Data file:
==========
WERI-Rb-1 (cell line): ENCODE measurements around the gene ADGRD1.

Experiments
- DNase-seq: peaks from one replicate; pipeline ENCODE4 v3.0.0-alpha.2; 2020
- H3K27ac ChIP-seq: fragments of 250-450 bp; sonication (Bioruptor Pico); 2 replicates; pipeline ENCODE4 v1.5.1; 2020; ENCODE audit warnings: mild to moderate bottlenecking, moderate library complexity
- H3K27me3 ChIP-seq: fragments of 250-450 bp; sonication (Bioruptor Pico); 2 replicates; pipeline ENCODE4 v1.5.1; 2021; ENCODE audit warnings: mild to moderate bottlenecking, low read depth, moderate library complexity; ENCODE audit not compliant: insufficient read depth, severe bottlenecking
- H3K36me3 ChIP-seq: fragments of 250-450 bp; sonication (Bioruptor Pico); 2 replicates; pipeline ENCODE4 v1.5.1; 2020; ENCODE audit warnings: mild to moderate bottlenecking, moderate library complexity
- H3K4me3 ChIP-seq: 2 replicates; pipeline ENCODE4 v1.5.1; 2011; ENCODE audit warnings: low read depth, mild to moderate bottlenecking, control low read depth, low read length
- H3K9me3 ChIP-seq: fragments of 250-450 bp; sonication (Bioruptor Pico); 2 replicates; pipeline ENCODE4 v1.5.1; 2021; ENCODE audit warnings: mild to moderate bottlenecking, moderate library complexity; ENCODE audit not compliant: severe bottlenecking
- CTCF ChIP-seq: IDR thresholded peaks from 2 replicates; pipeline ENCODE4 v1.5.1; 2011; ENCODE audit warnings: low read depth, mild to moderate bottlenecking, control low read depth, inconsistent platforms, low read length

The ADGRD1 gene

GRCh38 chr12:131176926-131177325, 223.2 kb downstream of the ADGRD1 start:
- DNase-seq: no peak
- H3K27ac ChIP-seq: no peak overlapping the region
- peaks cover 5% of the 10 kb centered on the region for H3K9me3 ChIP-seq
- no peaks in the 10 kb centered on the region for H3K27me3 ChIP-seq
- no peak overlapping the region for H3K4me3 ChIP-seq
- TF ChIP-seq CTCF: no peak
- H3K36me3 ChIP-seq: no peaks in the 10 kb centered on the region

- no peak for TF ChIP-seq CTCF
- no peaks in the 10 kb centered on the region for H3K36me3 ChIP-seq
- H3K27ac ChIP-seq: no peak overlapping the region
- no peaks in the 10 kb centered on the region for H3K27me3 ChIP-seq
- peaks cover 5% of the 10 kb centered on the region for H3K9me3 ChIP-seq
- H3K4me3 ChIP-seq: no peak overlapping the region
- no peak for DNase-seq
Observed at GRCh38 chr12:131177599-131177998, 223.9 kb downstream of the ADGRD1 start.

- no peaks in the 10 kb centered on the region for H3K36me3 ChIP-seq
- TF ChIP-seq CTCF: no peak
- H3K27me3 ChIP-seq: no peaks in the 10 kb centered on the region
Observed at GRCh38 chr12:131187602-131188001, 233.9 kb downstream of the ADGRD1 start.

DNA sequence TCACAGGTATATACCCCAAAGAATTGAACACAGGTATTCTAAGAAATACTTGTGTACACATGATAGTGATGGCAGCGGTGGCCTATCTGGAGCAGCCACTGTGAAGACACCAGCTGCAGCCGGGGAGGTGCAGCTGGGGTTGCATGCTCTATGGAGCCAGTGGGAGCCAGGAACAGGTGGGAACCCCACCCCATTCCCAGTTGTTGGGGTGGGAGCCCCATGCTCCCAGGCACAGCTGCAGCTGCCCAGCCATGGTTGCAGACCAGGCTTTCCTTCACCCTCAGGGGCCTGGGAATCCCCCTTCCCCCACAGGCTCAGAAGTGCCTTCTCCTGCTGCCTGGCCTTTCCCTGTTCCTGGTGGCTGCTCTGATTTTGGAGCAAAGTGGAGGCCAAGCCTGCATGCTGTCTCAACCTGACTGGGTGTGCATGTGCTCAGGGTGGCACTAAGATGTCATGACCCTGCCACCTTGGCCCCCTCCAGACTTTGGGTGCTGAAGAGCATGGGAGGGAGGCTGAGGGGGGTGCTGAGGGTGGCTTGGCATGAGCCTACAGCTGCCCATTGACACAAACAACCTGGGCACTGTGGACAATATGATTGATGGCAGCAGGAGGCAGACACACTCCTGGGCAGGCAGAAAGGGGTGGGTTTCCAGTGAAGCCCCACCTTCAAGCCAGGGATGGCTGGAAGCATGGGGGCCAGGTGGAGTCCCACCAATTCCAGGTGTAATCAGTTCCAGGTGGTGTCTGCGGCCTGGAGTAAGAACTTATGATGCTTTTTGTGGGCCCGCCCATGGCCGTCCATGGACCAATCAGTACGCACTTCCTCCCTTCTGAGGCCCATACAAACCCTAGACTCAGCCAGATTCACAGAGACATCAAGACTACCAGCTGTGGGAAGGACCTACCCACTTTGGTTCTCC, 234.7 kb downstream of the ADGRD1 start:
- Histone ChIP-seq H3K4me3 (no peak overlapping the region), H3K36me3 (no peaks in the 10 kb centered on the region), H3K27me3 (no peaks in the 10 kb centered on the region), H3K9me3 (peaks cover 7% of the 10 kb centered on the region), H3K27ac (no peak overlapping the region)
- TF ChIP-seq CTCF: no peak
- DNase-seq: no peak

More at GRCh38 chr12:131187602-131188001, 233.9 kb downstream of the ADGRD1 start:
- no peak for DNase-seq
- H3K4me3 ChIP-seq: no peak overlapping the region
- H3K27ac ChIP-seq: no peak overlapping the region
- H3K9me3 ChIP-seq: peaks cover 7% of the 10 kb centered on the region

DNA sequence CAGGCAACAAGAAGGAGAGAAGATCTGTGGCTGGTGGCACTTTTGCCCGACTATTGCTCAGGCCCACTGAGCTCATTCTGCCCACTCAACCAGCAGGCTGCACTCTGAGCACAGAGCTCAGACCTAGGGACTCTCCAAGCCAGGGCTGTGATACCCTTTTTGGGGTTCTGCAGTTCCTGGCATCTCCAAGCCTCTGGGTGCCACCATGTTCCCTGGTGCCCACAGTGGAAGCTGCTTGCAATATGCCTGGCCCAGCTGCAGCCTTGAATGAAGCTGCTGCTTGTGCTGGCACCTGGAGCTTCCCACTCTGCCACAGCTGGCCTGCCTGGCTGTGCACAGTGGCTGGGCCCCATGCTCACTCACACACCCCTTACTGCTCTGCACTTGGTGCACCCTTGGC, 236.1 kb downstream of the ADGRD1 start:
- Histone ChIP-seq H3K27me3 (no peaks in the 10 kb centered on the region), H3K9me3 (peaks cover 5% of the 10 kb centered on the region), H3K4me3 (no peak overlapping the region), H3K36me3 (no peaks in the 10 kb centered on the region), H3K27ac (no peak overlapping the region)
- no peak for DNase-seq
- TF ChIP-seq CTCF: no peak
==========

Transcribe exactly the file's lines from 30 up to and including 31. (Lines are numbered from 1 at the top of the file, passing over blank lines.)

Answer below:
Observed at GRCh38 chr12:131187602-131188001, 233.9 kb downstream of the ADGRD1 start.

DNA sequence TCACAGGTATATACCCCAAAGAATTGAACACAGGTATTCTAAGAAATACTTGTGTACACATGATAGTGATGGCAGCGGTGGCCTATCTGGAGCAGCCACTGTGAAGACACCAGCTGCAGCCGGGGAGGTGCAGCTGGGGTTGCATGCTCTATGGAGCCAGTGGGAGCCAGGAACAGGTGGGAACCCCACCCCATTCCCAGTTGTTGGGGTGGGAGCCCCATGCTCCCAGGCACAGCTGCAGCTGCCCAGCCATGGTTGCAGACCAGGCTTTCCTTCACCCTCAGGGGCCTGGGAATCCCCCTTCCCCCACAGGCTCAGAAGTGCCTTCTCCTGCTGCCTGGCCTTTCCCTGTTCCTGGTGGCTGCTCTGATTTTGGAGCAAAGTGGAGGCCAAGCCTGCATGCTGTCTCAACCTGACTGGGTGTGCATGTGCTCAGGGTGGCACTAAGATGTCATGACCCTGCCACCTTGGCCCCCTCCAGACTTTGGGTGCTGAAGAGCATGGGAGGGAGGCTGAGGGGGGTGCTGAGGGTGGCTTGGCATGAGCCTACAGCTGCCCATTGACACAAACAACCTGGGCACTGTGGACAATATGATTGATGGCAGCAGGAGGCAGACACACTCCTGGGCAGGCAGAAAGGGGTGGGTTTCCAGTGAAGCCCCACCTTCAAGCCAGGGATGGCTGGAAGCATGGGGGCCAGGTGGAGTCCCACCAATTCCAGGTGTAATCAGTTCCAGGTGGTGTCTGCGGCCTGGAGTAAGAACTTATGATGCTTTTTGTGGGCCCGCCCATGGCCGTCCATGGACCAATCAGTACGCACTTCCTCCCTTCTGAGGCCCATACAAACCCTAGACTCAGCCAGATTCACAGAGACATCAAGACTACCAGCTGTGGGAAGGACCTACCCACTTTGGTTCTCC, 234.7 kb downstream of the ADGRD1 start: